One of the main agenda items was the review of Task Group 3’s (TG3) report on Funding the Integration of UAS into the National Airspace.

Specifically, this report makes recommendations about funding sources for the next three to five years, considers what activities should be prioritized, and finally, who should be responsible for funding UAS integration activities.  

This is an exceptional piece of work. Appendix 6 shows the sources of Short Term and Long Term funding for each priority. In the majority of categories, costs will be split (no specifics) between Government and Industry.

The companion piece, The DAC Meeting eBook, includes a PowerPoint presentation summarizing TG3’s work. I have reproduced Slide #17 (page 19 of the eBook) for legibility:

The Future – As Drones Take Off – Funding Ideas

  • The drone community recognizes that as it takes off, the federal government cannot provide a sustained level of investment, absent Congressional buy-in
  • TG3 members explored other ways the federal government could pay for drone operations over a 3-5-year time period.
  • The options explored include (note: some will require legislation):
    • User Fees – lots of government experience, can be tweaked to reflect policy preferences
    • Point of Sale Tax on drone-related hardware
    • Business Use/Transaction Tax
    • Public/Private Partnerships
    • Auction/Lease of Airspace
    • Access Charges
    • Other?

The government has played and will continue to play the role of an incubator. But the free ride is coming to an end. As Morning Transportation put it:

Drones don’t pay fees to the agency like manned aircraft do, but they’re taking up an increasingly large share of its bandwidth.


Writing in the JDA Journal, Sandy Murdock has posted Flight Safety Foundation Issues Expert Recommendations On Drones And Pilot Qualifications Which Are Likely To Create Debate. By way of introduction (emphasis is Sandy’s).

FSF President and CEO Jon Beatty took the unusual step of writing a letter to International Civil Aviation Organization (ICAO) Secretary General Fang Liu, urging the organization to accelerate the promulgation of appropriate Standards and Recommended Practices… 

“The proliferation and operation of small drones by people without aviation experience is becoming one of the most significant hazards to manned aviation. This poses unacceptable risks to aviation safety.”

Commercial Drone Professional out of the UK did an interview with Jesse Kallman, “‘Legislation has to change significantly’ to enable UAV growth,’ claims Airbus Aerial. I found his comments to be very much in line with what Flight Safety had to say:

“This is going to take higher levels of safety when it comes to the aircraft, giving comfort to regulators and people, and it’s going to take higher levels of automation on the aircraft to reduce the burden on operators.”


The idea of automation takes us to OPINION: Has Artificial Intelligence Really Arrived in the Commercial Drone World?

Our goal at Sky-Futures is to bring a fully automated, end-to-end, drone-based inspection solution to clients through our Expanse software platform. Whilst we cannot directly influence how drone hardware develops, we have total control over how and where we automate the data analysis and data reporting process.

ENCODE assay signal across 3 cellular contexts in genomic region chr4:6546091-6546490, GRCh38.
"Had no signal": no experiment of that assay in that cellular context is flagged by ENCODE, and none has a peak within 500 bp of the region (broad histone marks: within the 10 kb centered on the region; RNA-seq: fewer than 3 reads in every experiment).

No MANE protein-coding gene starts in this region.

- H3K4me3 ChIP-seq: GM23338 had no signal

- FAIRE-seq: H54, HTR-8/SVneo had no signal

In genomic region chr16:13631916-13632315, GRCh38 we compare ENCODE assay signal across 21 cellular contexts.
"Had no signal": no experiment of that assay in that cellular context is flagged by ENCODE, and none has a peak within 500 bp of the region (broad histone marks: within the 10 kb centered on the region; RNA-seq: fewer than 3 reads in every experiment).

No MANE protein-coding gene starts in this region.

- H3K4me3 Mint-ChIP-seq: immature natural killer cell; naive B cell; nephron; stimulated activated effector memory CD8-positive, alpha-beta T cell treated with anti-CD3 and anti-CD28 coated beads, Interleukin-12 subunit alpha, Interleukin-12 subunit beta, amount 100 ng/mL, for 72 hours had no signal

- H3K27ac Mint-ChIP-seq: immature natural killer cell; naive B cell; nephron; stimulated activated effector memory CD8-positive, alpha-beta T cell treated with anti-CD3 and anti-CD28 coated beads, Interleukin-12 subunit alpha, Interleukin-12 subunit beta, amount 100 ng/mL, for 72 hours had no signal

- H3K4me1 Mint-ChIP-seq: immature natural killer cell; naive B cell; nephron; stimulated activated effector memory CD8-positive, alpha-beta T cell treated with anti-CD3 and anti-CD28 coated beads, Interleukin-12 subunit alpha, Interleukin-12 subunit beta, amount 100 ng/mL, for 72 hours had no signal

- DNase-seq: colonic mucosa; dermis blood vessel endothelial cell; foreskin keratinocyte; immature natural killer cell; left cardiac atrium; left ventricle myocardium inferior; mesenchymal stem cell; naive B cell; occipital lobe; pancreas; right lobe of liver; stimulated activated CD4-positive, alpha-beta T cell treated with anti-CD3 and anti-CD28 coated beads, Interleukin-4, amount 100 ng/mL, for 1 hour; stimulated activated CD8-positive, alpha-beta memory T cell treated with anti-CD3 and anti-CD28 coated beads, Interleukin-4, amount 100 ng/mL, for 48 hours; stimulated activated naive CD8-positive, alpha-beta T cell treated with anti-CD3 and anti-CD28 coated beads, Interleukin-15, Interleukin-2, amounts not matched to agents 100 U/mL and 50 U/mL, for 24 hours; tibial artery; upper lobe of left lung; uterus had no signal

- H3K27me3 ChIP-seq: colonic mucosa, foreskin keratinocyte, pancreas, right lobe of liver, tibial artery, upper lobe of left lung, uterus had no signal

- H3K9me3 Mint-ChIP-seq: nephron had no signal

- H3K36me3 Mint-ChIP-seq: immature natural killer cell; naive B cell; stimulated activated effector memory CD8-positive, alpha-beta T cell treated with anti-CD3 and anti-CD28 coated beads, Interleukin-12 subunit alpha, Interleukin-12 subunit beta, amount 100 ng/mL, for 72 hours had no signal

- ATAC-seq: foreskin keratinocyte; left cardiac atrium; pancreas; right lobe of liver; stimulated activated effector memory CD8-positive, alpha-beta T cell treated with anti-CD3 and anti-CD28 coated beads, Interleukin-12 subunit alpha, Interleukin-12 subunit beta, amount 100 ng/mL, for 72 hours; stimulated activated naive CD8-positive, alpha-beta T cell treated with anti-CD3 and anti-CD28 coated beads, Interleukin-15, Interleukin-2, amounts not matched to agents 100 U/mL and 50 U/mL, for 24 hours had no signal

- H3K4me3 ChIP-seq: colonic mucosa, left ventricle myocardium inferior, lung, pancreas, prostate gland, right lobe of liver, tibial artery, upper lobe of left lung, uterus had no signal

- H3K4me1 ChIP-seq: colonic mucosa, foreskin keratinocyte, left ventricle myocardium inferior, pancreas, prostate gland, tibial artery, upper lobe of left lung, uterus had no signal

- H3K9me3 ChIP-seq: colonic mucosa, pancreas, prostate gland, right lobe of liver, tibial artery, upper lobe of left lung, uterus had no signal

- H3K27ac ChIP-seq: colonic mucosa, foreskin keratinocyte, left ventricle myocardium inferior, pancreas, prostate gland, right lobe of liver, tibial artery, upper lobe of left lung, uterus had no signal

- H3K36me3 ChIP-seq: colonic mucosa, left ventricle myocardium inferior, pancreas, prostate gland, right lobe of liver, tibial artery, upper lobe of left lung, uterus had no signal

Also worth noting is McKinsey’s new An Executive’s Guide to AI explores the major types of Machine Learning and the major models of Deep Learning. The article asks Why AI now?

A convergence of algorithmic advances, data proliferation, and tremendous increases in computing power and storage has propelled AI from hype to reality.

Sound familiar?

Sean Pribyl writing for Blank Rome’s Main Brace offers Three Technological Developments for the Maritime Industry to Watch in 2018 which includes Smart Ships, Drones and Innovative Collaboration. Stakeholders should be cognizant of the jurisdictional limits and legal framework that governs combined aviation and marine operations. Who said the twain shall never meet?

Mark Dombroff at LeClair Ryan hosted a webinar on Social Media and Aviation. Follow the link to listen to the discussion which focuses on the risks, reward, upsides and downsides of social media and how it is affecting the aviation industry. There are lessons to be learned.

In Breaking Defense, Predator Started Drone Revolution, And Made Military Innovation Cool What made the Predator really innovative was its ability to provide persistent Intelligence. Fascinating article about change and the DOD.

Also Batteries, Bullets, & Drones: Commandant’s Wishlist For Infantry Task Force The Marine Corps [has] decided on a new size and structure for the rifle squad; the changes probably include adding a drone operator. Could this become the trained work force our industry needs to grow?

In WeTalkUAV, Are We Happy Moving Towards A Future With Permanent ‘Eyes in the Sky’? We already know some of the negative implications of too much surveillance. 

And in the NYT a fascinating article, For Two Months, I Got My News From Print Newspapers. Here’s What I Learned.

It has been life changing. Turning off the buzzing breaking-news machine I carry in my pocket was like unshackling myself from a monster who had me on speed dial, always ready to break into my day with half-baked bulletins. 


As promised, here are the spectacular 2018 New York City Drone Film Festival Winners. (View on YouTube to watch full screen.) Also here which has links to the winners websites. Binge away.

The X-Factor winner, Kingdom of the Wild is absolutely stunning though as always I am concerned about the impact of drones on wildlife.

And from National Geographic, They Saw Earth From Space. Here’s How It Changed Them.

Thank you for reading and for sharing. Back issues of Dronin’ On are here. You can now search using Boolean operators and the results are returned with
highlighted snippets.


Christopher Korody
Editor and Publisher
follow me @dronewriter